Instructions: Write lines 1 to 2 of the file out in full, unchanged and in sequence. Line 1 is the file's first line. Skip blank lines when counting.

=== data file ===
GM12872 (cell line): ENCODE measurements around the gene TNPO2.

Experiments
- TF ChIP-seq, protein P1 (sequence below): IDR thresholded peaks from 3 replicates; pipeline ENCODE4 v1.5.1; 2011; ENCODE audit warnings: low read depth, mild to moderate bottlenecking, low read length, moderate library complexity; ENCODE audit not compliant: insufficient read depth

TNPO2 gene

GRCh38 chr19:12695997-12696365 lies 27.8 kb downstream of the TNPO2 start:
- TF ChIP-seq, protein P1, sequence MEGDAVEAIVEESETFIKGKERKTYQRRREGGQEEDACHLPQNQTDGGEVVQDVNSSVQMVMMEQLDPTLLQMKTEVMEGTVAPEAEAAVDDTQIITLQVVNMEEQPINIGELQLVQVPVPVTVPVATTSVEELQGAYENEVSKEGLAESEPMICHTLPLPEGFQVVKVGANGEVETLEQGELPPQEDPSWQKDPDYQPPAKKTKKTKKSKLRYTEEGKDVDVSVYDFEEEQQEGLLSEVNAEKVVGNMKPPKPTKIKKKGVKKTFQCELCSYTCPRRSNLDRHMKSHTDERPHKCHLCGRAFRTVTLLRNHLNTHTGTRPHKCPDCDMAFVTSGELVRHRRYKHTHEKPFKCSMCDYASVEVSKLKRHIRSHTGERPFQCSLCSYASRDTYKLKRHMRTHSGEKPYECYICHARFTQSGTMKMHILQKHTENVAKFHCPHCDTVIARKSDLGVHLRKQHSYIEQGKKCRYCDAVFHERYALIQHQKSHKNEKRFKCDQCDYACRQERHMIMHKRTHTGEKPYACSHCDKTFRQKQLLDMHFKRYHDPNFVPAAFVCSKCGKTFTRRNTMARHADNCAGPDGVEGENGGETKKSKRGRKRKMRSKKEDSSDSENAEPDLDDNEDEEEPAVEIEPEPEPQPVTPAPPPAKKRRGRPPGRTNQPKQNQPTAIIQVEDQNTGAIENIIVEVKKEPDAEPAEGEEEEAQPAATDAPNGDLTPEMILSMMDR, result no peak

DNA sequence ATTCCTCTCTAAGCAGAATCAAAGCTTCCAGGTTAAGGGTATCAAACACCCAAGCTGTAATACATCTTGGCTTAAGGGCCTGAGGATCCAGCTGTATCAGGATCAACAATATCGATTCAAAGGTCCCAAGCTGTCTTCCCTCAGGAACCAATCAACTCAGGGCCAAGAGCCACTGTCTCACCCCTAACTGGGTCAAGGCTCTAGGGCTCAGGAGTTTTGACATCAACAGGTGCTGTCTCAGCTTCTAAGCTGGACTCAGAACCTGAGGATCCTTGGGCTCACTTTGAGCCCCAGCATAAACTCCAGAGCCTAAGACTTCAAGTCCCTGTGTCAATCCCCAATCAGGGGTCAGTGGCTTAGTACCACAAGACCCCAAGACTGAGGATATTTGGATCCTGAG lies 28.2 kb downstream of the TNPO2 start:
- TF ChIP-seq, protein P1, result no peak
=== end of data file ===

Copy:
GM12872 (cell line): ENCODE measurements around the gene TNPO2.

Experiments